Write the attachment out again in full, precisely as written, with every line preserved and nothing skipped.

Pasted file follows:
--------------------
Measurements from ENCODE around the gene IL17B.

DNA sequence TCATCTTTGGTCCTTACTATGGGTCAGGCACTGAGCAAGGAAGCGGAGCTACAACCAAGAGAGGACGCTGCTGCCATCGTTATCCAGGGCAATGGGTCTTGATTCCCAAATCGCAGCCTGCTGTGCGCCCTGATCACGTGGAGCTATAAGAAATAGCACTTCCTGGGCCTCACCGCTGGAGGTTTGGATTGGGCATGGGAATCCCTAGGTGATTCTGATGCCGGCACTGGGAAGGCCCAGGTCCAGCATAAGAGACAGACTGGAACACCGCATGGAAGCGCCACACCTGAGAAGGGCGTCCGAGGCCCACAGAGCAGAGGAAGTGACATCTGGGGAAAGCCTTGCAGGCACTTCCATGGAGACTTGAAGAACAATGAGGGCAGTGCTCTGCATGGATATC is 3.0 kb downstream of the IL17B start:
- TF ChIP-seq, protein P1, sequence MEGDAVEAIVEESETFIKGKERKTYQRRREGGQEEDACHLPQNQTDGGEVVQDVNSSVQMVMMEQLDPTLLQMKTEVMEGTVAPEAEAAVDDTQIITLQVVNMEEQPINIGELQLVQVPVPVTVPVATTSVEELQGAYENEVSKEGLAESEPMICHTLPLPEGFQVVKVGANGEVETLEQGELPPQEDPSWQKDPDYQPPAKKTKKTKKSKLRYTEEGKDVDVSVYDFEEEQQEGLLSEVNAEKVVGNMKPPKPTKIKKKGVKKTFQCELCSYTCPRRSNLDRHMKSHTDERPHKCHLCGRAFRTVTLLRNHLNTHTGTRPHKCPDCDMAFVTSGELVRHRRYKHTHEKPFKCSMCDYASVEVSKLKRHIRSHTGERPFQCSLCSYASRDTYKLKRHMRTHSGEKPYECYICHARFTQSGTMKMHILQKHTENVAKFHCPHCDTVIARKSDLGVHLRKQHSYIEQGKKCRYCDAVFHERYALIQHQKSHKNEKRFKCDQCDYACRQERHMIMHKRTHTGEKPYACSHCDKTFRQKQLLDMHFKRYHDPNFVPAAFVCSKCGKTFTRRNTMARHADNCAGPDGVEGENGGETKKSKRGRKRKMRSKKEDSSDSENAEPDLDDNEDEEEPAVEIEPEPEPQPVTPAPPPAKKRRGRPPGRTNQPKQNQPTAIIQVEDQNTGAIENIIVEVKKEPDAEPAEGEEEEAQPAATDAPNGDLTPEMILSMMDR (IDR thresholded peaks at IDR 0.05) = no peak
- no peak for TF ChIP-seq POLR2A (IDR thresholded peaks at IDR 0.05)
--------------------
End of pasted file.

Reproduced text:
Measurements from ENCODE around the gene IL17B.

DNA sequence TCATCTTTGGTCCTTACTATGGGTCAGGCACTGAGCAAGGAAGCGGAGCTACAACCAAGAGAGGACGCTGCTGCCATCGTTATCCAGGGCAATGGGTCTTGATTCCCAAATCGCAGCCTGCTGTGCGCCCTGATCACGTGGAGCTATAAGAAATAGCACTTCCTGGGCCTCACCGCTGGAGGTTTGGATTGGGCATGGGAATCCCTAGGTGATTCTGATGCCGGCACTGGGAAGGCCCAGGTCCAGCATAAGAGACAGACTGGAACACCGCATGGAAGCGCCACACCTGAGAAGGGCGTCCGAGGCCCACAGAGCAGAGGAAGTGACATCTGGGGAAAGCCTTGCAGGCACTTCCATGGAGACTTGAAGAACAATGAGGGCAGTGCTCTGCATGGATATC is 3.0 kb downstream of the IL17B start:
- TF ChIP-seq, protein P1, sequence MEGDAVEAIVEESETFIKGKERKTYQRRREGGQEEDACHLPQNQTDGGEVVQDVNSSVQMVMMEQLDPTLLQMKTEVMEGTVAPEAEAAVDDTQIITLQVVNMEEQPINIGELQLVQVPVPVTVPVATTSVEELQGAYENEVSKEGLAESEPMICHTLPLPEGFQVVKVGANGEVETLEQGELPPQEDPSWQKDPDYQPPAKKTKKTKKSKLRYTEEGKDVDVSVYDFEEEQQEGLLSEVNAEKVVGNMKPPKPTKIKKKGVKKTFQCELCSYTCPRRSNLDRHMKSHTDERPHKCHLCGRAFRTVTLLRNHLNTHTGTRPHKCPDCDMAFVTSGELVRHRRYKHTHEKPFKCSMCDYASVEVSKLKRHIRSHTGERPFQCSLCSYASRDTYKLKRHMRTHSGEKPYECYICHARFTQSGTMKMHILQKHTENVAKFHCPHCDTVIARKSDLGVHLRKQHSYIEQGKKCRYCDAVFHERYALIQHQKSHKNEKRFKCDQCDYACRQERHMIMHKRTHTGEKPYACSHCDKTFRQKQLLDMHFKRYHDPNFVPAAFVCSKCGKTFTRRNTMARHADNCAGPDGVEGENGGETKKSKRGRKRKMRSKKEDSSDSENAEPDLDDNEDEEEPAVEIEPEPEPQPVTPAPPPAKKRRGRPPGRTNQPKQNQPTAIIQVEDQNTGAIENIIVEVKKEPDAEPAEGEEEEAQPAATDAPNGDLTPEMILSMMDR (IDR thresholded peaks at IDR 0.05) = no peak
- no peak for TF ChIP-seq POLR2A (IDR thresholded peaks at IDR 0.05)